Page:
• Your examiners want to see whether you can defend yourself against an accusation properly without preparation. They are fixated on not telling you anything; otherwise your supervisor would not have reacted to your request like this. It is very unlikely that you will get any information out of them before the meeting. (Mind that I don’t condone this strategy here; see the next point.)

  • Most importantly: Your examiners are way out of their depths and have no idea how to properly handle such a situation¹. They probably don’t know the default or official method to handle shortcomings or suspected academic misconduct in a thesis (which almost certainly exists) and fail to see things from your point of view, in particular the anxiety they are causing. Even if they want to take you by surprise, they could have just called for a meeting without cancelling the defence or did this at the defence itself – after all, that’s what it’s for. They probably cannot even cancel the defence unilaterally just like this.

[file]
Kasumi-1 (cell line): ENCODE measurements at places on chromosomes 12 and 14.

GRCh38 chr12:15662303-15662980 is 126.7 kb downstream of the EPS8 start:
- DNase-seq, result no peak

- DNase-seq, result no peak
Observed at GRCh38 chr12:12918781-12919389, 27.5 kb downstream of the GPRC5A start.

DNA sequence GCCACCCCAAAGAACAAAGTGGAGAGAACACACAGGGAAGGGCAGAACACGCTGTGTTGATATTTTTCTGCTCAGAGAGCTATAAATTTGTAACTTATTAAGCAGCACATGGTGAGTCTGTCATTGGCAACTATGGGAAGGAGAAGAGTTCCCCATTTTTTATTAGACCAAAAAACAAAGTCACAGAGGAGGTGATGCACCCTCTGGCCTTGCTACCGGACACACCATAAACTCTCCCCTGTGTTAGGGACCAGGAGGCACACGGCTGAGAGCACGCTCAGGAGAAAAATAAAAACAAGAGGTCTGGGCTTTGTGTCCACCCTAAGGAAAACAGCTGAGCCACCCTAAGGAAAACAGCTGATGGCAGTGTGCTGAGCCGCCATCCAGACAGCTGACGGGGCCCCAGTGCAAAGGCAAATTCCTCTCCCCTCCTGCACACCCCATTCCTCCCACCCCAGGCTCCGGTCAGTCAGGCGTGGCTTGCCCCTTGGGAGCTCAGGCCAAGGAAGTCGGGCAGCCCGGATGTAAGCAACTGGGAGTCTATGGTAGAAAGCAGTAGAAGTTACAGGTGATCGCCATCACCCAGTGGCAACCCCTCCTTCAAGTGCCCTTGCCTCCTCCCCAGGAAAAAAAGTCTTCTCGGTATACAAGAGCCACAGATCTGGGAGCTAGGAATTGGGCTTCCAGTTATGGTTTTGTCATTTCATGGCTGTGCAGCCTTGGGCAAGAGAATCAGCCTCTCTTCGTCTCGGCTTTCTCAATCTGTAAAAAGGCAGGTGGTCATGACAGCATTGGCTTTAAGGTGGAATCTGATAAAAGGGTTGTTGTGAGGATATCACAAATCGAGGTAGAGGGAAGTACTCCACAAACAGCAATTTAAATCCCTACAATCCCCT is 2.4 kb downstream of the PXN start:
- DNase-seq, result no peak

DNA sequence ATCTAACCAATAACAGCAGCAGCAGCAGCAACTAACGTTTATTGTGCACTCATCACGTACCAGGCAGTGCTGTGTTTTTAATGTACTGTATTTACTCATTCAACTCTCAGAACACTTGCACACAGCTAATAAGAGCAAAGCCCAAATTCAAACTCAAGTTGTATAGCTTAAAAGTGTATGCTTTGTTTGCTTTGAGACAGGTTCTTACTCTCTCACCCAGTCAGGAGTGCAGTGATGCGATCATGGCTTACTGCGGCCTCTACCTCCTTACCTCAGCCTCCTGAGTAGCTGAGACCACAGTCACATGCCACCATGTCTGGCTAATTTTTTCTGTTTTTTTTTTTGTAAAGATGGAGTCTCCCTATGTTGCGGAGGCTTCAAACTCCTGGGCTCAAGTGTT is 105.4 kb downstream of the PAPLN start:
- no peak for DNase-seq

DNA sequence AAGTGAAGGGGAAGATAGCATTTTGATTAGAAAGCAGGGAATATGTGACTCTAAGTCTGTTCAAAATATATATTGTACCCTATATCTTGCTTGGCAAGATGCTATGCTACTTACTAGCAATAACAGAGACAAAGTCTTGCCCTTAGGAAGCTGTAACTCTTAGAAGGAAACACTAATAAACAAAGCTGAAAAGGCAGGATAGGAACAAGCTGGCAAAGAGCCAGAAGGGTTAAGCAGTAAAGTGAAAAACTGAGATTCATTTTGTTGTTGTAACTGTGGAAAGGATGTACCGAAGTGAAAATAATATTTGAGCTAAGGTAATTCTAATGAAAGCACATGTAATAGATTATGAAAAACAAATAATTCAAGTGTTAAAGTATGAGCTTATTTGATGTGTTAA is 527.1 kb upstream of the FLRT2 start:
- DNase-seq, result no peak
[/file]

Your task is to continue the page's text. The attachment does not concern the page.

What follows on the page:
Now, what can you do and keep in mind?

  • Be able to defend everything you did in your thesis, in particular potential shortcomings. For example, if there are passages where one might want more citations, be able to explain why there are so few. This is not only a good preparation for the meeting per se, but also for the actual defence as well as your confidence.

  • Get familiar with the pertaining examination rules. Know which ways you have to handle extreme situations and respond to accusations. In particular familiarise yourself with all the steps that need to happen to fail a master’s thesis (it’s usually a lot). You probably have a second professor to examine the thesis who should be able to intervene if things go awry; see whether you can get some general information on them. Finally, by knowing the rules you can also better react to inappropriate procedures being suggested during the meeting and instead insist on the proper procedure.

  • As much as your professor’s behaviour sucks for you right now, it probably goes against written or unwritten rules and common sense. This in turn gives you some leverage if the situation escalates further, i.e., end up before a higher committee. In particular, in most fields a proper supervision includes pointing out issues with your thesis before you submit (save for misconduct, which may not be obvious).